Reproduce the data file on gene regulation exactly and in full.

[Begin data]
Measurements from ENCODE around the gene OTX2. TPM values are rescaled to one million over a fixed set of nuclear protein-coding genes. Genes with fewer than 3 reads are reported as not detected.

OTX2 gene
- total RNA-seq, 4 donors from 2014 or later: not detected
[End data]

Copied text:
Measurements from ENCODE around the gene OTX2. TPM values are rescaled to one million over a fixed set of nuclear protein-coding genes. Genes with fewer than 3 reads are reported as not detected.

OTX2 gene
- total RNA-seq, 4 donors from 2014 or later: not detected